It took me a while to analyse my impressions about the Irish series “Normal People”, based on the book of the same name by Irish writer Sally Rooney – who also scripted the series alongside Alice Birch and Mark O’ Rowe. Today I’ve decided to do my review of this new international phenomenon. Here I go! Produced in partnership with Hulu Films, BBC and RTÉ, the series is directed by Lenny Abrahamson, who sets the tone for the first six episodes and Hettie McDonald who directed the last six episodes. The script brings a story full of passion between two highly fragile and complex characters that we have the opportunity to see grow and mature on the screen, going through situations in which we will all identify, to a greater or lesser degree, at some point in the series.

The series begins with the lives of two teenage secondary school students in Sligo, on Ireland’s Atlantic coast. Marianne Sheridan is an intelligent young woman, fearless, but reserved, complicated, who does not fit the standard of the other students of the school, who see her as a stranger. Meanwhile, Connell Waldron is a popular boy from the school, charming, coveted by the girls, admired by the boys, athlete of of the GAA (Gaelic Athletic Association) team, but inside, he is shy, reserved and stuck in his complexities and insecurities.

Credit: Hulu

Connell’s mother, Lorraine, works as a cleaner at Marianne’s family home. Connell and Lorraine live very modest lives. She is a single mother and has a loving and caring relationship with her son. Meanwhile, Marianne was born into a family with a good financial situation but conflicted and cold. Her mother Denise is disdainful and apathetic. Allan, her brother, is resenting and has a toxic and violent relationship with her. To make matters worse, Marianne’s father, who no longer lives with his family and nobody talks about, was an alcoholic and violent man who committed domestic abuse with Denise. Marianne grew up in this environment without affection and feels guilty for the family’s unhappiness.

The lives of the two young people connect when the two realise that even though they come from different worlds, the two have a lot in common, such as the fact that they do not fit into the world. From this moment, they begin to live a hidden romance, discovering love and sex.

Marianne suffers a great disappointment with Connell not inviting her to the prom dance at school. With a rejection complex, that is the last straw to trigger a narrative conflict that changes the course of the characters forever.

The characters are built in a very realistic and credible way, with very deep, complex and layered characters, which is rare to see in series that deal with youth. The actor’s Paul Mescal (Connell) and Dayse Edgar-Jones (Marianne) show a great harmony from the beginning, they defend with tooth and nail, with honesty and subtlety all the nuances of these complex characters, showing themselves to be human flesh and blood.

Time passes, Marianne and Connell move to Dublin, begin studying at Trinity College, a famous Irish teaching institution and they meet again. In Dublin, Marianne shows that she has adapted to her new life, and found people who share the same philosophy of life as her. She becomes popular, with credibility and an excellent student of the institution. On the other side of the story, we noticed a Connell outside his comfort zone, feeling “a stranger in the nest”, in that city that seems so big, living with people different from him, pretentious and pedantic. It is with Marianne that he finds his safety and comfort. She makes him feel connected with his past.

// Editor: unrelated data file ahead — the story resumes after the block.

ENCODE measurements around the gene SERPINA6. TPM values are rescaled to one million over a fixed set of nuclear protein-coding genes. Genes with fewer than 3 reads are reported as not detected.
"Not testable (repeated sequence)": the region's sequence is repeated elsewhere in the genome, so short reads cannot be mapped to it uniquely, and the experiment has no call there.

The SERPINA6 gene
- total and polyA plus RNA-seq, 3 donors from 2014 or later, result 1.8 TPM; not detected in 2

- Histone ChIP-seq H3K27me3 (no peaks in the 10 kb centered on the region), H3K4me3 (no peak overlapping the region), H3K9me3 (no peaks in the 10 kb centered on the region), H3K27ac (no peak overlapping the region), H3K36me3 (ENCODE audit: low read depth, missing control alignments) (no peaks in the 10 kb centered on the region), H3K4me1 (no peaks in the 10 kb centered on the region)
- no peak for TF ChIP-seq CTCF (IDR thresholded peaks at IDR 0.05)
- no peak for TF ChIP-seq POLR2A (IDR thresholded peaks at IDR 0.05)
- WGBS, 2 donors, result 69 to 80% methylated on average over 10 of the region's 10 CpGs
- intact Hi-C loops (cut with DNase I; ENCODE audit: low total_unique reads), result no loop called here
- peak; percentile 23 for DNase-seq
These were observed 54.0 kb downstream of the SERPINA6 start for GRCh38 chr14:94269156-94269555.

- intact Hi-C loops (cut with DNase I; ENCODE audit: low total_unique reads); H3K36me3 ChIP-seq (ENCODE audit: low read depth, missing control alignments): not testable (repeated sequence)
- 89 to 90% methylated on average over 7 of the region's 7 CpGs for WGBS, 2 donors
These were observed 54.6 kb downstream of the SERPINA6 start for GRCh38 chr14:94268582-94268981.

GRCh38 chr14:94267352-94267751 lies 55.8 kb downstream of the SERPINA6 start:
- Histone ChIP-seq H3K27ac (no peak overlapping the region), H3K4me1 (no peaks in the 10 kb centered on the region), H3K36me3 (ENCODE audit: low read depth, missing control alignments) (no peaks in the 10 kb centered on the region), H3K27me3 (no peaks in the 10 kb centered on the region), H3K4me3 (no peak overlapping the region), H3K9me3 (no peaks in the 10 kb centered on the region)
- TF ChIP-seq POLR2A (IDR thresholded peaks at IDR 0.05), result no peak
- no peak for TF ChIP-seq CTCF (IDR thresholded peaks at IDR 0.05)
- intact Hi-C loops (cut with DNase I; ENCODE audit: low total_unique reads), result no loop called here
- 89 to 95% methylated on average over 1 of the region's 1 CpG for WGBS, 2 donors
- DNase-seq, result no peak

Credit: Hulu

From this moment on, the lives of the two protagonists go through many comings and goings, meetings and disagreements. They love each other, do well, complete each other, but they themselves represent the main obstacle and conflict to live the relationship, whether due to the lack of communication, the vulnerability and discomfort of the human being in dealing with emotions, lack of attitude,. These characteristics that mark the whole journey of the couple. For those who watch the series, there is the feeling that why the hell Marianne and Connell are not going to live this beautiful love since there is no external element that opposes the relationship? Not even their new affairs are parallel obstacles. They are the executioners and villains of themselves.

Credit: Hulu

Other elements of contemporary life are brought into the narrative as the death which is clearly evident through Connell’s grieving paths, revealing an important emotional trigger for addressing the themes that make “Normal People” so devastating and real. Depression, social anxiety, toxic and abusive relationships, domestic violence, false friends, the weight of insecurities, financial difficulties, the importance of psychotherapy and having friends as a support network are all situations in this modern times in Ireland or anywhere.

This series would not have the same result if the characters were not Irish and all this represents in terms of social and cultural background (the short speeches, moments of silence, the ways of expressing themselves reserved, the contained and discreet gestures and manners) and if the scenery were not for the ancient, magic, grey, wet and cold emerald island.

This is certainly the best Irish series of all time and it lives up to the success it has achieved around the world. It shows us in a sensitive, realistic, honest and painful way, the complexities and mysteries that surround the psyche of us human beings. It is a good exercise to “normalise” our essence as a person, as we are all the results of how we handle our conflicts.

Check out the oficial trailer here:

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